Schmotzer is aligned with the Wagner family, which includes state Auditor General Jack Wagner, longtime Pittsburgh 19th Ward Dem chairman Pete Wagner and Pete's daughter, Allegheny County Controller Chelsa Wagner.
Coghill, who unsuccessfully tried to unseat Pete Wagner as ward chairman two years ago, received Mayor Luke Ravenstahl's backing when he ran for council in 2009. Jack Wagner is considering running against Ravenstahl next year.
SPECTER SEETHES. He never was the friendliest fellow on Capitol Hill, but Arlen Specter has turned into one cranky old geezer.
The former U.S. senator of Pennsylvania lost his temper during an appearance on conservative Jason Lewis' syndicated radio talk show to shill for his new book. You know, the one in which he prattles on about seeing the late Sen. Ted Kennedy naked in the gym.
Toward the end of the interview, Specter groused to Lewis, "You've been over every subject except for my book. I've listened to two rounds of your commercials. I think it's insulting. I've been in a lot of interviews in the course of the past 30 years and you are absolutely insulting!"
Lewis fired back, "Good God. This is not public radio. I don't have a government grant. We've got to pay the bills."
Snarlin' Arlen continued: "I told you the last time around I wasn't going to sit around and listen to your commercials. ... This is no way for anybody to run an interview. ... That's all I have to tell you, so goodbye."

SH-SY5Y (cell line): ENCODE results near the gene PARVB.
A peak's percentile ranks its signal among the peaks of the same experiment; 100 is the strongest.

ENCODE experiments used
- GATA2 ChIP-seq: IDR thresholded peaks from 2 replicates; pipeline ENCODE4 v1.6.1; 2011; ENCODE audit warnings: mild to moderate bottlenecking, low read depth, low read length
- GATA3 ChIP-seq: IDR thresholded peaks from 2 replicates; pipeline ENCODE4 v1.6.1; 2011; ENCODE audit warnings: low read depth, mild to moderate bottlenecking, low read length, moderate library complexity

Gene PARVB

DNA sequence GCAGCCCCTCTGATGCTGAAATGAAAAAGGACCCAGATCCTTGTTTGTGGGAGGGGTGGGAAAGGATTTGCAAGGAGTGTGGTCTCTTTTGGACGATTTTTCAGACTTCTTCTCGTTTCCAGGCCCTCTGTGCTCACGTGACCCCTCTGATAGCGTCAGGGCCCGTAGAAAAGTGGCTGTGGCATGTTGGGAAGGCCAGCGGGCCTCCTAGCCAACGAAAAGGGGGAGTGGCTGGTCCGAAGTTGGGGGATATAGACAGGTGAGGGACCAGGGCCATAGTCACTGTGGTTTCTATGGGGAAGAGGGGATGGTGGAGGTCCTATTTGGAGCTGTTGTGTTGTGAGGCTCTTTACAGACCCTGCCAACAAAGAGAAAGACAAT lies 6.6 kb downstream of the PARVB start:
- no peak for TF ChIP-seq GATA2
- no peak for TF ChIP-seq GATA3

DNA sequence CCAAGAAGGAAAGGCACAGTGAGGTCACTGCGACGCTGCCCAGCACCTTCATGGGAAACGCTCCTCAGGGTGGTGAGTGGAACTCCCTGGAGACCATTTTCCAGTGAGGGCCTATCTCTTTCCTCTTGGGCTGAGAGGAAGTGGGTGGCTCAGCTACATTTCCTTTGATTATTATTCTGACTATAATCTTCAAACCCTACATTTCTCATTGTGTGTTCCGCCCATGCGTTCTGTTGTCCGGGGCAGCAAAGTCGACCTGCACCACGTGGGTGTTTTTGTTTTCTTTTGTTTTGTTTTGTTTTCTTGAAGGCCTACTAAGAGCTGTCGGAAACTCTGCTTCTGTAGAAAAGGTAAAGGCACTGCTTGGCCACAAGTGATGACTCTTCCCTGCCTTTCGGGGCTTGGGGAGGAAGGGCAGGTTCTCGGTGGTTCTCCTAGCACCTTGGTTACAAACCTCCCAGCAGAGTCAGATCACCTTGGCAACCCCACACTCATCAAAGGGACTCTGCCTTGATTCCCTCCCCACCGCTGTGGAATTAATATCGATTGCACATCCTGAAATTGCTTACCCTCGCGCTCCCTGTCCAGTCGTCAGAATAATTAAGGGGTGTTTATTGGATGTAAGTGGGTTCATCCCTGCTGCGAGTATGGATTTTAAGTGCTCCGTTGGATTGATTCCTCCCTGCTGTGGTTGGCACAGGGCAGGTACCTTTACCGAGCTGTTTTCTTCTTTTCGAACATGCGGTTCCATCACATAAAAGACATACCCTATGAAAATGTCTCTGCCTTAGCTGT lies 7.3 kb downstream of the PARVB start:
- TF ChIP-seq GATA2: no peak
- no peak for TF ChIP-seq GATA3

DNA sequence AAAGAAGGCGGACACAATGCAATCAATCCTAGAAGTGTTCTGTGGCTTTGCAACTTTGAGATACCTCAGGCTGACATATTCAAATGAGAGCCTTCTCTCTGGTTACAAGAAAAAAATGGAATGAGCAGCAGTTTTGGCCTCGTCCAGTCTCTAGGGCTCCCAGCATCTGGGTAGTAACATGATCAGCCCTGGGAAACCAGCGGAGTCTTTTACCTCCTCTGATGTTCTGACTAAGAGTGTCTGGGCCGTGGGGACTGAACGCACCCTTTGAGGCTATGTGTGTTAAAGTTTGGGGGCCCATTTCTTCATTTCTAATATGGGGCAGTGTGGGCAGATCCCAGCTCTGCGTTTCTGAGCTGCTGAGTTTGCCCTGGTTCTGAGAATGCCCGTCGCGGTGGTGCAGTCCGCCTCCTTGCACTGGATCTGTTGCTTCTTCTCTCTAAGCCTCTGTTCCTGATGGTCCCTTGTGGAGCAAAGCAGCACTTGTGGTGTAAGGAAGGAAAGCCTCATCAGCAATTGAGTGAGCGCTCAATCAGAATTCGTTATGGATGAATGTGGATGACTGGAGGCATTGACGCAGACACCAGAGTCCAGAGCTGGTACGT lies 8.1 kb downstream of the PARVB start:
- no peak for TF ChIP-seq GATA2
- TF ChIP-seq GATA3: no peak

Said a flabbergasted Lewis: "Good lord, senator. No wonder you got beat."
LOOKING AHEAD. Some at the Westmoreland County Courthouse suggest North Huntingdon attorney Meagan Bilik DeFazio may be preparing to run for the bench in 2013.
Bilik DeFazio, whose maiden name has long been associated with the Democrat Party in the Mt. Pleasant area and beyond, lost her 2009 bid for a county judgeship to Chris Scherer and Michele Bononi by a scant 1,700 votes. She recently switched her party registration from Democrat to Republican, according to the board of elections.
Word is the party switch may be in preparation for a run for one of a couple of judgeships that may become open next year due to retirements.
TEA TIME. It won't be a run-of-the-mill tea party gathering when Republican women meet a week from today in Westmoreland County.
The county chapter of the Federation of Republican Women will hold its third annual "tea" at 2:30 p.m. on April 15 at Greensburg Country Club.
More information is available from Greensburg Councilwoman Kathleen McCormick and Republican committeewoman Lois Wolf-Geer of North Huntingdon.
NO MURDER OR MAYHEM. It's not often that Southwestern Pennsylvania coroners spread good news, but Indiana County's Michael Baker and Washington County's Tim Warco recently did.
Baker was initiated last week into the Honor Society of Phi Kappa Phi at Indiana University of Pennsylvania, where he completed a master's degree in employment and labor relations a year ago. He holds a bachelor's degree in management and communications from Corban University in Oregon and an associate's degree in network management from Computer Tech.
Baker, who is working on a master's degree in forensic science, was elected coroner in 2005 and has nearly 30 years of experience with the office.
Warco announced that David Kegel, a deputy coroner and a senior at California University of Pennsylvania, was recently installed as captain of Finleyville Fire Co. Kegel's father, Tim, also a deputy coroner for 25 years, served as chief of the fire company from 1990 to 1995.
-- compiled by Tribune-Review staff